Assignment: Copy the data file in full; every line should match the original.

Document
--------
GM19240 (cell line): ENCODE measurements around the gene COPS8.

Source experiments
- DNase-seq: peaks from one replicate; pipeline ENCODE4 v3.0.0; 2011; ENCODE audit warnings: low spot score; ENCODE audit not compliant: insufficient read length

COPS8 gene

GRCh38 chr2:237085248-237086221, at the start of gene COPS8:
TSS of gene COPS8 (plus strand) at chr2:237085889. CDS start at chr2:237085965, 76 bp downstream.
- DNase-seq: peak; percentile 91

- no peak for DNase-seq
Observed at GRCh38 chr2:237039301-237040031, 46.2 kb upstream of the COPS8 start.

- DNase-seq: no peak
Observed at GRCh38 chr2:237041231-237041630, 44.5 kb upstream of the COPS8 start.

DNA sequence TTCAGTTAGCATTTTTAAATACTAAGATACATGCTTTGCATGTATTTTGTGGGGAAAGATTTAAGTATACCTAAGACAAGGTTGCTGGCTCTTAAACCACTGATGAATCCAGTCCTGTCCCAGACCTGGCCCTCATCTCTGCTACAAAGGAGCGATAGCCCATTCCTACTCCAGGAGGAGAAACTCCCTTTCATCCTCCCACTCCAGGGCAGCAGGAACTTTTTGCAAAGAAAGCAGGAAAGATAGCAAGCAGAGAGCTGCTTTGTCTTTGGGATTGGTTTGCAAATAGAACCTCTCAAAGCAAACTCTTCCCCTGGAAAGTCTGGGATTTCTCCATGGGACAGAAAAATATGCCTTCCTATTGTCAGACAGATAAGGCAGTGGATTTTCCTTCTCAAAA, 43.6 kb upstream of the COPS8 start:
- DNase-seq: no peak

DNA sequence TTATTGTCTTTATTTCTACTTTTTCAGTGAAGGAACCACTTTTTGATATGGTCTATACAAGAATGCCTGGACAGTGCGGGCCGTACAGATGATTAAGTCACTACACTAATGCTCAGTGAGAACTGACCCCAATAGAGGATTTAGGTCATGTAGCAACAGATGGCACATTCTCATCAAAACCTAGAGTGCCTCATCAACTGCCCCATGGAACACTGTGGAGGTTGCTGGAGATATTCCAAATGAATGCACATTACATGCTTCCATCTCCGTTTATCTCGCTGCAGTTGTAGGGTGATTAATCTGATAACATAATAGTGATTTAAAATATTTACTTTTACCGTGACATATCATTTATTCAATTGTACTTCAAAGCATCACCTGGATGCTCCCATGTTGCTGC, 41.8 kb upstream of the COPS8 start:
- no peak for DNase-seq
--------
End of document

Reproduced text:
GM19240 (cell line): ENCODE measurements around the gene COPS8.

Source experiments
- DNase-seq: peaks from one replicate; pipeline ENCODE4 v3.0.0; 2011; ENCODE audit warnings: low spot score; ENCODE audit not compliant: insufficient read length

COPS8 gene

GRCh38 chr2:237085248-237086221, at the start of gene COPS8:
TSS of gene COPS8 (plus strand) at chr2:237085889. CDS start at chr2:237085965, 76 bp downstream.
- DNase-seq: peak; percentile 91

- no peak for DNase-seq
Observed at GRCh38 chr2:237039301-237040031, 46.2 kb upstream of the COPS8 start.

- DNase-seq: no peak
Observed at GRCh38 chr2:237041231-237041630, 44.5 kb upstream of the COPS8 start.

DNA sequence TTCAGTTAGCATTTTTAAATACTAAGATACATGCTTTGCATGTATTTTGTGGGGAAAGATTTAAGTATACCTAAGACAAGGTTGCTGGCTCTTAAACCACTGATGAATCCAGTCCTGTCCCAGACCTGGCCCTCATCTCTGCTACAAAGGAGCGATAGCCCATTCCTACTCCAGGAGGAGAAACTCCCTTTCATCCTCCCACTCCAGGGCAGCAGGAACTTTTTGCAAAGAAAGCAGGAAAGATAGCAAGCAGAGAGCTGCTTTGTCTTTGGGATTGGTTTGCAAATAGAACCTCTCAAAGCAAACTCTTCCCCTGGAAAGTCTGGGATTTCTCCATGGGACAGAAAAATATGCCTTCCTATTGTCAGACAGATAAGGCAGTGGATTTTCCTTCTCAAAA, 43.6 kb upstream of the COPS8 start:
- DNase-seq: no peak

DNA sequence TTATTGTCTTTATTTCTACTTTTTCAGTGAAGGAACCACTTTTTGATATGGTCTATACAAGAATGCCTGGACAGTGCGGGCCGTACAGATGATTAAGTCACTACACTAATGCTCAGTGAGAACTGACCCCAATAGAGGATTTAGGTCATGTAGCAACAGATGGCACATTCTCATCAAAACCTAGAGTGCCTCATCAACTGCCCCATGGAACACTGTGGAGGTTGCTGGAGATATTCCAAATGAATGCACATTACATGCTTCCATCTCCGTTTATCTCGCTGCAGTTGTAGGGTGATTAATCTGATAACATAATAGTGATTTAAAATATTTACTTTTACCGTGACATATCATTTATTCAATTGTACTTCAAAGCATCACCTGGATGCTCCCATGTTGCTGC, 41.8 kb upstream of the COPS8 start:
- no peak for DNase-seq